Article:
By contrast, however, with “Astral Voyage” the band suddenly switch tactics and embrace a much more Black Metal focussed approach, with the moody, malevolently melodic riffs and ominous, nerve-jangling acoustic embellishments working in harmony to create an atmosphere of both dread and wonder, after which the dissonant ambience and poisonous melodies of closer “Nébuleuse” find the duo edging closer to the existential extremity of the Icelandic sound, in one of the first sign of the changes yet to come.








Chaos Primordial, as perhaps befits an interim EP written and released between album cycles, finds the Dysylumn duo in something of a transitional state, as although the band’s core of menacing Blackened Death Metal remains as intense and intimidating as ever (indeed, if anything, the vocals are even more gruelling and gargantuan), it’s clear that they’ve already begun to embrace an even more bellicose Black Metal approach to songwriting.

This is immediately apparent both in the EP’s unorthodox synthstrumental intro as well as in the unsettling undercurrent of keening melody which underpins the rumbling riffs and grinding rhythms of the title track, but really makes its presence felt during the mesmerisingly melodic, dissonantly hypnotic strains of “Œuf Cosmique”, whose scintillating, Schammash-like vibes are topped off with a disturbing mix of harrowing howls and sub-sonic growls.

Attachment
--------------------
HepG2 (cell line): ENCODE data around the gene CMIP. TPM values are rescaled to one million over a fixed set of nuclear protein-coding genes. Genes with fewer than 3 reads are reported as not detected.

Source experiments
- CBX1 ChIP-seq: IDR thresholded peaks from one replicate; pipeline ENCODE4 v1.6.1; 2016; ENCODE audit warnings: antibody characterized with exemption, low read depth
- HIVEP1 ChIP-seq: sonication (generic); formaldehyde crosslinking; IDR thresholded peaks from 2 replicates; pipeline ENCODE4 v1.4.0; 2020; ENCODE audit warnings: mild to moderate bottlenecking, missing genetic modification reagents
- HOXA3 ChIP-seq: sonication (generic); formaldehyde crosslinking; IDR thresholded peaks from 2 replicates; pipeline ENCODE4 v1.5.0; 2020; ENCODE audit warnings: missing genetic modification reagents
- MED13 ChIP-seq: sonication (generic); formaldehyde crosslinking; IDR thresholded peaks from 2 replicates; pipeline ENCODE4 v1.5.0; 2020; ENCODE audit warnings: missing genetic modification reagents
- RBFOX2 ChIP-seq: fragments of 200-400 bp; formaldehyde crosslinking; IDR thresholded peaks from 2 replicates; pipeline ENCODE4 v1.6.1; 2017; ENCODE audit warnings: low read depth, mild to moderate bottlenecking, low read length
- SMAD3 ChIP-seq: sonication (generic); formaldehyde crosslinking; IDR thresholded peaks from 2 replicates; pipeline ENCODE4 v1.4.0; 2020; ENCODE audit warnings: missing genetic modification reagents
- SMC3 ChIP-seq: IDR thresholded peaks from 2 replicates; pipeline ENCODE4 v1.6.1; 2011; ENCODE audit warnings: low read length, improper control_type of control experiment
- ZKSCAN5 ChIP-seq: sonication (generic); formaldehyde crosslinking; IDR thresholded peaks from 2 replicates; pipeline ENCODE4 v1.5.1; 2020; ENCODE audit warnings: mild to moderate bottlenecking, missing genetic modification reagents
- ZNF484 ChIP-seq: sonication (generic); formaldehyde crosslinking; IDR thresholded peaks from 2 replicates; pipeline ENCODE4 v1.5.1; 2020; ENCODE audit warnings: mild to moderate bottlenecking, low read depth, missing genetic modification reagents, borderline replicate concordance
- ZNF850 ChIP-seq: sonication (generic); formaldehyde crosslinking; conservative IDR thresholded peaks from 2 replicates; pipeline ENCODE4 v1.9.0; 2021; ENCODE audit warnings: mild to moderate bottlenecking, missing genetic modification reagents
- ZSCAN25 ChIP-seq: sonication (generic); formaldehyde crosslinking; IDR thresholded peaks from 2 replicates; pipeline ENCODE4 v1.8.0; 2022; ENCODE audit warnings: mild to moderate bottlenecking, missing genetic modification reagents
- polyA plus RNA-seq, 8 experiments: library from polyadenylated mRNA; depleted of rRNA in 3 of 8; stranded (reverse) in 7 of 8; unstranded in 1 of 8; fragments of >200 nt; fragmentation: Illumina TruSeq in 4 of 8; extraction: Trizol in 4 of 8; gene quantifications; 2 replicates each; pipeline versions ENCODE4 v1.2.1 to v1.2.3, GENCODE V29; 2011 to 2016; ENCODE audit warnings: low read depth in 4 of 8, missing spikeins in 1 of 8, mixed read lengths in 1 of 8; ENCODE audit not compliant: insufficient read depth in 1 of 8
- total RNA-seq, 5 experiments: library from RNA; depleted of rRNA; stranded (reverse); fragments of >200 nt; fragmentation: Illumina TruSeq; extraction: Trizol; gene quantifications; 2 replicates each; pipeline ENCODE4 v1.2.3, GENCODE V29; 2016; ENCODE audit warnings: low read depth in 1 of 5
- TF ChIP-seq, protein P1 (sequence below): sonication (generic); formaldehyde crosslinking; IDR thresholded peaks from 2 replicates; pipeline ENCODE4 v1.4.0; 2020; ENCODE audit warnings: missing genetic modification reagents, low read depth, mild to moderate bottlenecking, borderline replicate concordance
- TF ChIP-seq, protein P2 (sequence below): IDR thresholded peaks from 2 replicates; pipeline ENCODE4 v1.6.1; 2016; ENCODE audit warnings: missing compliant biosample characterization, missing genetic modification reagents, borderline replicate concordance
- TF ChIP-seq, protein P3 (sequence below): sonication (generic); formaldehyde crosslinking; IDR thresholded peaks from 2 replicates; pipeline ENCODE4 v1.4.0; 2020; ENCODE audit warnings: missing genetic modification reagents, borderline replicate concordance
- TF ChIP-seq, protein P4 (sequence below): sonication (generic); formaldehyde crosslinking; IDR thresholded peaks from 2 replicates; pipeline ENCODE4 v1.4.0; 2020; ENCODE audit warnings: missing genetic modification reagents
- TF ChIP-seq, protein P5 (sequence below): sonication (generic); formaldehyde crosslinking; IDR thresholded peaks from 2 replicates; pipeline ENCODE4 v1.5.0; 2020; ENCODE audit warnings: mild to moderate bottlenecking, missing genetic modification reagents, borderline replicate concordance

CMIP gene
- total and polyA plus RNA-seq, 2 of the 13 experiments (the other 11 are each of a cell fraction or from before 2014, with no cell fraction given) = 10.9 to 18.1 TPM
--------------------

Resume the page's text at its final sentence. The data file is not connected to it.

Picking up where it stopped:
“Régénération” is, if anything, even more overtly “blackened”, its spiteful, serrated tremolo riffs and brittle, bone-jarring blastbeats erring closer than ever to the (im)pure Black Metal style of Blut Aus Nord circa The Work Which Transforms God, after which the EP’s uncanny ambient outro serves to further set the stage for the band’s next evolution.